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My app has a navigation controller which push and pop a series of views. One of the tableViews loads .xml file from URL and it takes 4-5 seconds. If I click the back button on the navigation bar, it will only respond after the content of the table finish loading. Is there an easy way to load the content asynchronously so that the app will still respond to my gesture on the navigation bar? p.s. I search this on the Internet and people are talking about multithreading. I don't know a lot about threads so please be more specific.

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5 Answers 5

up vote 1 down vote accepted

You should asynchronously reload remote data. Here you find additional information on how to load data with NSURLRequest with a delegate object. In this case your application will not stuck until the file is loaded completely (or a timeout/error happens).

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thx! i think i make it work now using the code you provided. –  Brian May 18 '10 at 19:54

Apple's XMLPerformance sample application is written specifically to demonstrate how to parse XML via the libxml2 SAX parser (via stream). Using a stream parser is useful for fast, asynchronous updates, as well as for keeping your app's memory profile low.

If you put XML data into a Core Data store, and hook up your table view to an NSFetchedResultsController and its delegate methods, you can get your table to update itself continuously with very little code. Core Data and the fetched results controller are well beyond the scope of this answer, but you can search Stack Overflow and Google for more information about these topics.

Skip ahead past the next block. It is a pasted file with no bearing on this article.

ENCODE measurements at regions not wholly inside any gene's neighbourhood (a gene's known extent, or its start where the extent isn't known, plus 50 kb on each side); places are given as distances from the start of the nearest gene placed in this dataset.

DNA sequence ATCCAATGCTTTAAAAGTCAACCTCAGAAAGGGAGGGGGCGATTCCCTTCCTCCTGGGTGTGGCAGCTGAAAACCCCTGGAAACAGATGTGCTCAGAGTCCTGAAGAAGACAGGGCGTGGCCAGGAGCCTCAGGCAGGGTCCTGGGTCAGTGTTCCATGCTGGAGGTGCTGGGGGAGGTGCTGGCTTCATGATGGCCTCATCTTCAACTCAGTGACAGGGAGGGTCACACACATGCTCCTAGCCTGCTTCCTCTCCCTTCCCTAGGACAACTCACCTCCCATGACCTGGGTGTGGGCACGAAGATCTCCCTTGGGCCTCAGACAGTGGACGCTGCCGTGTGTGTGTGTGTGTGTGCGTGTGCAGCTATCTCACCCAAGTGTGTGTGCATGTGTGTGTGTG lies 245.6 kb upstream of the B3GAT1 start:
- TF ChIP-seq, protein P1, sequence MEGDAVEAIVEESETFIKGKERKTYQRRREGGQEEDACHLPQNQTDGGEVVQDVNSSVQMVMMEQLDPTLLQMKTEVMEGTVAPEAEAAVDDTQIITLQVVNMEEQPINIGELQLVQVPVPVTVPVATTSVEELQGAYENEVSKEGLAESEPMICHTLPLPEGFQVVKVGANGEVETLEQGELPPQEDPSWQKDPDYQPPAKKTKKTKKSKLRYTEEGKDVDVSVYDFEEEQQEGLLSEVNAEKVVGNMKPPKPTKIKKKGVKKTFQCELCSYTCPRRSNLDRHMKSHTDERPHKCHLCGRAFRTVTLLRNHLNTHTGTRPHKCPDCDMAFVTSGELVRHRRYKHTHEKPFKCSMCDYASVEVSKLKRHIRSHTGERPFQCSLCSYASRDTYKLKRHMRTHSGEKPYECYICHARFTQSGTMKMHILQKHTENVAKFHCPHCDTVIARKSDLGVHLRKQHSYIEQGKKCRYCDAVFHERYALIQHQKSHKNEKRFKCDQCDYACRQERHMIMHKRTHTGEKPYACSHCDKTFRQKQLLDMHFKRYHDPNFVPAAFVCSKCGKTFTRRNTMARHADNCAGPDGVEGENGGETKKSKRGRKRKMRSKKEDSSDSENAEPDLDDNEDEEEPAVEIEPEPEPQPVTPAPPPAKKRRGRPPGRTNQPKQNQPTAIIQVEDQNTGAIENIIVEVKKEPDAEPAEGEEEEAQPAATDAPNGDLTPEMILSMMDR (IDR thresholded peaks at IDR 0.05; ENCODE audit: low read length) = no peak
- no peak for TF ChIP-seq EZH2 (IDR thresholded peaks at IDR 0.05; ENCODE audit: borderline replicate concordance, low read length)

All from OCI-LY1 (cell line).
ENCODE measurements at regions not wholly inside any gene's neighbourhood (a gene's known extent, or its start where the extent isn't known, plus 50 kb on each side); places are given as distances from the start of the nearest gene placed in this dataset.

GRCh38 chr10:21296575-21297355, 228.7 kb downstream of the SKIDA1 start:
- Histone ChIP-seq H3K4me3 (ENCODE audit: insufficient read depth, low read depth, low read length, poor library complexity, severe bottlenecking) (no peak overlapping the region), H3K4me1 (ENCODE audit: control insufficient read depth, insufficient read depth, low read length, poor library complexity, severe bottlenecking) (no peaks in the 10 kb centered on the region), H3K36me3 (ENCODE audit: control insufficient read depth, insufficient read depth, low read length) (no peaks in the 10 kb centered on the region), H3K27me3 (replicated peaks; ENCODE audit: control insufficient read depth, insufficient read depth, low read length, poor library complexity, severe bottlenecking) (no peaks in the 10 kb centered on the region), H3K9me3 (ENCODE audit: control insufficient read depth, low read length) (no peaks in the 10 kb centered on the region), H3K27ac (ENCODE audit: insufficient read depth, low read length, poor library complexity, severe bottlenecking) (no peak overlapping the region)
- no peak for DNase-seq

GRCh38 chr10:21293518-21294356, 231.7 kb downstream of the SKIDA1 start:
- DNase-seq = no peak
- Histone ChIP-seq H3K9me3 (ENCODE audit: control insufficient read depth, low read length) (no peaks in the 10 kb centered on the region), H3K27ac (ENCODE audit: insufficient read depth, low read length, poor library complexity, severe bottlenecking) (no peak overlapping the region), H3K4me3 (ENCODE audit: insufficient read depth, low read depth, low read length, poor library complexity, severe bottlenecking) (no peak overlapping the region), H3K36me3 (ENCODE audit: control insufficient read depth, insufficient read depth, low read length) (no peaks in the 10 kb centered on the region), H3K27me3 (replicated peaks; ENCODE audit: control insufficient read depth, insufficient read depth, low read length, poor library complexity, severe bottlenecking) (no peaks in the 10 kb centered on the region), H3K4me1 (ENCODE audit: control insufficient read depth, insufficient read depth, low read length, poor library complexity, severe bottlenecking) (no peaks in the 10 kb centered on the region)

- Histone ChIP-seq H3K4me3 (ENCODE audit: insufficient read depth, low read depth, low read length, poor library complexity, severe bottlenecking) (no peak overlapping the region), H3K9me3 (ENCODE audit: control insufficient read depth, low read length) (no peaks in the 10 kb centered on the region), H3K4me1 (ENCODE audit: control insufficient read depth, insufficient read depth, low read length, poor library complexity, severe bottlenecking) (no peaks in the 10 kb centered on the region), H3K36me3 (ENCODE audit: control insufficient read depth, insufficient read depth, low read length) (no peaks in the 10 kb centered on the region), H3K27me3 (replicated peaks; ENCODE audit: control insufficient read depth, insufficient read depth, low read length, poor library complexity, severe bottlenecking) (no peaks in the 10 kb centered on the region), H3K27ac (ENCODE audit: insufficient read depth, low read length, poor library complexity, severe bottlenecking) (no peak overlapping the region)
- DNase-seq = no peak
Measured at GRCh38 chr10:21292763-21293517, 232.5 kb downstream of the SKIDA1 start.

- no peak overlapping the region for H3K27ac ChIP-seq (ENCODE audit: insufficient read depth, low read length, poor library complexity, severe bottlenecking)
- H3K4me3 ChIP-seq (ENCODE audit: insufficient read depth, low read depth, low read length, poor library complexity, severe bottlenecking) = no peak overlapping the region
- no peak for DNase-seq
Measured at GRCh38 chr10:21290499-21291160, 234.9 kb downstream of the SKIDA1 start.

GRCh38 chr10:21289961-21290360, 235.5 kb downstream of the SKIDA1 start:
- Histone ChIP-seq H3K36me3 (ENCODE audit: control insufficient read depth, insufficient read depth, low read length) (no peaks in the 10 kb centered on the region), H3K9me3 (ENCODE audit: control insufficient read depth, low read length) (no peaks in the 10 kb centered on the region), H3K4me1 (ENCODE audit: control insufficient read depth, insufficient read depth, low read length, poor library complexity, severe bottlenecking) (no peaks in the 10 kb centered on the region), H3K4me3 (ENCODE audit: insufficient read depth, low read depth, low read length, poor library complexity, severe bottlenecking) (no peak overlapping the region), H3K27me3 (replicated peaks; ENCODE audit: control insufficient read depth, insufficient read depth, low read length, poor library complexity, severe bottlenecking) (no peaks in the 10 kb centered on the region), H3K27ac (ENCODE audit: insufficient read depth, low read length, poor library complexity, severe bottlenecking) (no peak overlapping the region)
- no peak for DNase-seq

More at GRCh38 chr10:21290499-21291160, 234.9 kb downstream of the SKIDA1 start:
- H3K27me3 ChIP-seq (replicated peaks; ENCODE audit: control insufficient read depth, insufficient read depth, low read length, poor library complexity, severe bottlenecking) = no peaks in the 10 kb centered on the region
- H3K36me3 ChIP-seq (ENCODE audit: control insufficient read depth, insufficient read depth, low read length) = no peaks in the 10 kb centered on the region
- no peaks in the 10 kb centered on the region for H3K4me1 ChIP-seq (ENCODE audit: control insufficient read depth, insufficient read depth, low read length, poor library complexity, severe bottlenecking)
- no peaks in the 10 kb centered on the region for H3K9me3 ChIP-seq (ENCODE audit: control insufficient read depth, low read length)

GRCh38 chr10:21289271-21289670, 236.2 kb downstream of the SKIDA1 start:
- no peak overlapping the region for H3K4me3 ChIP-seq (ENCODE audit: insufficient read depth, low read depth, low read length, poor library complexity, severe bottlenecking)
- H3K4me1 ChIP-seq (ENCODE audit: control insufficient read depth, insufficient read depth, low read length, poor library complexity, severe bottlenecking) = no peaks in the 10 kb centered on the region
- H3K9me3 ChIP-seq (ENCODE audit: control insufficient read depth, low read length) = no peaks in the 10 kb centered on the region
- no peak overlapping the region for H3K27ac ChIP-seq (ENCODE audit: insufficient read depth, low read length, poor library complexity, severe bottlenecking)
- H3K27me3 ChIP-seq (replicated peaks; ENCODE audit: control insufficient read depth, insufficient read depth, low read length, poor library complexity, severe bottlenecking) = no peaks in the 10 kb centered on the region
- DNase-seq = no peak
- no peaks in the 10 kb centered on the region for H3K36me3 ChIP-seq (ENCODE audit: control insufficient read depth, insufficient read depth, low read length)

To keep things simple you can just put your data into an NSMutableArray and reload the table view, or specific sections and rows, when the array state changes, but you would have to manage table view updates yourself.

Note that, beyond the data model, handling the view can get complicated quickly; clicking on the back button will cause the view controller to be released, as well as any associated properties, so you need to be careful to manage canceling parsing of XML from your view controller and also manage any allocated memory for your data model that resides in the view controller. Otherwise, you'll run into memory leaks or exceptions from accessing released objects once the view controller is fully released.

To make this easier on yourself, you'll want to read up on NSOperation, NSOperationQueue and KVO, which will help you track the state of operations and do clean-up before the view controller is popped. The NSOperation class makes it easy to run jobs in the background. There are other, manual ways to do threading and locking, but they are not nearly as pleasant and clean as NSOperation.

Reading Apple's NSOperation documentation will help you immensely, as well as doing smaller test applications to get your feet wet with the various frameworks and classes involved with taking your app to the next level of complexity.

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Take a look at Apple's LazyTableImages example code. It does exactly this using threads. Also look at the answers to this SO question.

This other SO answer provides code for a remoteImage class, which I've used for this and it works well.

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You will likely need to implement a multithreaded solution. The topic of multithreaded applications is huge and a detailed answer as such would result in a book, the likes of which is probably better described elsewhere anyhow.

The basics will involve one or more "worker" threads that fetch the XML files and report back to the main thread when the information is available. Implementing this for the iPhone/iPad shouldn't be too difficult, as the OS provides many threading primitives that make this job much easier for the developer.

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You should look at NSURLConnection

Be sure to implement:

- (void)connectionDidFinishLoading: (NSURLConnection*)connection
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